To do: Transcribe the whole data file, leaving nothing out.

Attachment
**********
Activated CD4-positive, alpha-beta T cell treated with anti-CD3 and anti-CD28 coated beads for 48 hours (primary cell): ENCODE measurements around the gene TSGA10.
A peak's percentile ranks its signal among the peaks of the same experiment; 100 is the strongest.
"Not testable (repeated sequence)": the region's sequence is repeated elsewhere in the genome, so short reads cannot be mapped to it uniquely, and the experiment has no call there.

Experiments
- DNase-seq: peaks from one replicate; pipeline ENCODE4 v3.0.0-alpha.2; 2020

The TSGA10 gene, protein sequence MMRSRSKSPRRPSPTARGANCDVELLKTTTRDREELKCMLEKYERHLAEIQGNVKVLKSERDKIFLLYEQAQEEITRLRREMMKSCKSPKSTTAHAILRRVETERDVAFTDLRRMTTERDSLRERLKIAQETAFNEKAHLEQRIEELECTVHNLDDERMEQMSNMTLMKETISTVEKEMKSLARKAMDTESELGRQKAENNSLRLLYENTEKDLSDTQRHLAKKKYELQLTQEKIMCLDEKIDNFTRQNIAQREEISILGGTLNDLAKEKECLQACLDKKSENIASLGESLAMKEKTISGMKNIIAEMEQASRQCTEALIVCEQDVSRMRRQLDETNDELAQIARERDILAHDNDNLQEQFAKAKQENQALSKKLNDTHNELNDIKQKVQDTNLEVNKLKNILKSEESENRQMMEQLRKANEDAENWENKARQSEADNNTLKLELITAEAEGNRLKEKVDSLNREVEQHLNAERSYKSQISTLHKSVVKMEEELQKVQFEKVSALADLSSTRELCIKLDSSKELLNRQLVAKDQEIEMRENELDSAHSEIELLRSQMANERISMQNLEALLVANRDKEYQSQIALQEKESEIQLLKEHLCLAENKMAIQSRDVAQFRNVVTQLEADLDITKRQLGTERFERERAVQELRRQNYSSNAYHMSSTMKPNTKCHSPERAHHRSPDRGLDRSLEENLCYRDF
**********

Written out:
Activated CD4-positive, alpha-beta T cell treated with anti-CD3 and anti-CD28 coated beads for 48 hours (primary cell): ENCODE measurements around the gene TSGA10.
A peak's percentile ranks its signal among the peaks of the same experiment; 100 is the strongest.
"Not testable (repeated sequence)": the region's sequence is repeated elsewhere in the genome, so short reads cannot be mapped to it uniquely, and the experiment has no call there.

Experiments
- DNase-seq: peaks from one replicate; pipeline ENCODE4 v3.0.0-alpha.2; 2020

The TSGA10 gene, protein sequence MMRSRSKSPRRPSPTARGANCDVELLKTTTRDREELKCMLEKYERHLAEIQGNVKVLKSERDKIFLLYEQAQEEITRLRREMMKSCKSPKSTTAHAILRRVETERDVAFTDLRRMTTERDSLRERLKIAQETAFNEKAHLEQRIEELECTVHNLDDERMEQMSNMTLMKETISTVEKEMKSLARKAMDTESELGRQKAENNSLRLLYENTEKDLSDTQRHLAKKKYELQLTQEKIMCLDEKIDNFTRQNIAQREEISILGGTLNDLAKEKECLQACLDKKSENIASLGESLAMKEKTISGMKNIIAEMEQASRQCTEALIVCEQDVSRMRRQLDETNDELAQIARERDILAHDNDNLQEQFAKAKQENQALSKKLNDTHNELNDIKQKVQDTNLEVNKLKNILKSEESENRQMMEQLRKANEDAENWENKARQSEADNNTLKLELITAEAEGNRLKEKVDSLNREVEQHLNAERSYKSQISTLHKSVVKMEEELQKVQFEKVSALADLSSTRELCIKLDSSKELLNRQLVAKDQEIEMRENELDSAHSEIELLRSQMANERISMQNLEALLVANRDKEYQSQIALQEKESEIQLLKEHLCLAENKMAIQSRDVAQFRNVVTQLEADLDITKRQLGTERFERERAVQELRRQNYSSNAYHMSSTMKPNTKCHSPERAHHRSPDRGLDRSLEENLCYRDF